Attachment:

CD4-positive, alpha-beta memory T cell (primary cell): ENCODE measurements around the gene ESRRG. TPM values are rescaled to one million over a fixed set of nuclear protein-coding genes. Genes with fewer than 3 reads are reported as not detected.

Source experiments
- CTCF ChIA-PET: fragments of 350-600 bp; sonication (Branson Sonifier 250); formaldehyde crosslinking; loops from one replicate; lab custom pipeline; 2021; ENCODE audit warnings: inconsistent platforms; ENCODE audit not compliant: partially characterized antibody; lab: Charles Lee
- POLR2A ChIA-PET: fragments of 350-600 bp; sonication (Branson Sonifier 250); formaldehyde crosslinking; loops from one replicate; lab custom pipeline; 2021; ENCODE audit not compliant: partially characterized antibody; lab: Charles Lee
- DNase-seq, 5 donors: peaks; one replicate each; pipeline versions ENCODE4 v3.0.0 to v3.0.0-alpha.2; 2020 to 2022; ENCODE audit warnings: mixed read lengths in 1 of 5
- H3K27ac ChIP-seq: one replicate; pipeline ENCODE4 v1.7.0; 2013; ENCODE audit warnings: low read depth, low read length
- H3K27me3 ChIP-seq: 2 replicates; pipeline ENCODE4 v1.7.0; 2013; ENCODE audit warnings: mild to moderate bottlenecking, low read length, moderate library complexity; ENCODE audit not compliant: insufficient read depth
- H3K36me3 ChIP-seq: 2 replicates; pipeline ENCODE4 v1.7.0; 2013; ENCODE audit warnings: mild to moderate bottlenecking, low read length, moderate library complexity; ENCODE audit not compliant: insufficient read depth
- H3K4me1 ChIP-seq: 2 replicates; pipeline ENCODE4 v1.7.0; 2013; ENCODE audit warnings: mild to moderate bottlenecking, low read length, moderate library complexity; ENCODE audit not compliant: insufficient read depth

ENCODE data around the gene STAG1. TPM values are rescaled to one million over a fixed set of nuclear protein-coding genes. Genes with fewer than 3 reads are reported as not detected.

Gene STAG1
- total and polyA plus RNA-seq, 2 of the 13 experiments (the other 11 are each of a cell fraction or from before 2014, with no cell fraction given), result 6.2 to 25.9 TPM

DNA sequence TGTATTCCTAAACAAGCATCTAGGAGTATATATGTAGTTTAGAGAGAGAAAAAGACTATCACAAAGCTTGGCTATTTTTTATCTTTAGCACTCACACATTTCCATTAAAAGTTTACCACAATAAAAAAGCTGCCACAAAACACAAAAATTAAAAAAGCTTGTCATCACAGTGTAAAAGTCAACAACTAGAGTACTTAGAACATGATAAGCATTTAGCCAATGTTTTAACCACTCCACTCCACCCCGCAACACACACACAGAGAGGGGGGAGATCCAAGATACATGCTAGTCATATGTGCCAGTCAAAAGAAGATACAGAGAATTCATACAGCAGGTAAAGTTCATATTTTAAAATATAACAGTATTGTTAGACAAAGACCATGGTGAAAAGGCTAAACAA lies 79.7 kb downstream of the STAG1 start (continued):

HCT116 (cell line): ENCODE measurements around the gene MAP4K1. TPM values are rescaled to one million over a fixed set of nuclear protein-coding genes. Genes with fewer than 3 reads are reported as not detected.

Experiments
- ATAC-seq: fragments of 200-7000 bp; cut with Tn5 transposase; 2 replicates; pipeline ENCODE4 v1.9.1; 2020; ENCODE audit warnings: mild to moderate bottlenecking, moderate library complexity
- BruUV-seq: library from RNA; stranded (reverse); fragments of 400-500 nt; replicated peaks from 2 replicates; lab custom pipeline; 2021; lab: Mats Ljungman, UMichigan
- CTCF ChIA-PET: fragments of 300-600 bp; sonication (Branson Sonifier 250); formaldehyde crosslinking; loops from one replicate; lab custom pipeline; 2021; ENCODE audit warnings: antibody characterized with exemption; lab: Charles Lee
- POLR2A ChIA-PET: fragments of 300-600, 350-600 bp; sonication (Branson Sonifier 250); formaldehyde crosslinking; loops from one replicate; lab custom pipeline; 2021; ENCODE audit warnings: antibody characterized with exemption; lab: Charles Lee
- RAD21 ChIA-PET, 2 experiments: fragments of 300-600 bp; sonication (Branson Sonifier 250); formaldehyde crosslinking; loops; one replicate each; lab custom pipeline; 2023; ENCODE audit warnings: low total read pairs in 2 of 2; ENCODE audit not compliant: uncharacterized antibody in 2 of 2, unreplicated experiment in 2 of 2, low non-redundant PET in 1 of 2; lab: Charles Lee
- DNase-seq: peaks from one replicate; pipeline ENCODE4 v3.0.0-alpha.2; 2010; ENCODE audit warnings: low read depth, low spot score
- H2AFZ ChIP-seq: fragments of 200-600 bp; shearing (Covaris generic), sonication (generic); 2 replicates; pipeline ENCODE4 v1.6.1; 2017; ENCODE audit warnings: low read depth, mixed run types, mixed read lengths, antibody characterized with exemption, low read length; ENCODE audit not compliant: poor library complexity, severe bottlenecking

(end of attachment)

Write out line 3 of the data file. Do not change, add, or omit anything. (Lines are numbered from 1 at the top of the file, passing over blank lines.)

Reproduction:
- CTCF ChIA-PET: fragments of 350-600 bp; sonication (Branson Sonifier 250); formaldehyde crosslinking; loops from one replicate; lab custom pipeline; 2021; ENCODE audit warnings: inconsistent platforms; ENCODE audit not compliant: partially characterized antibody; lab: Charles Lee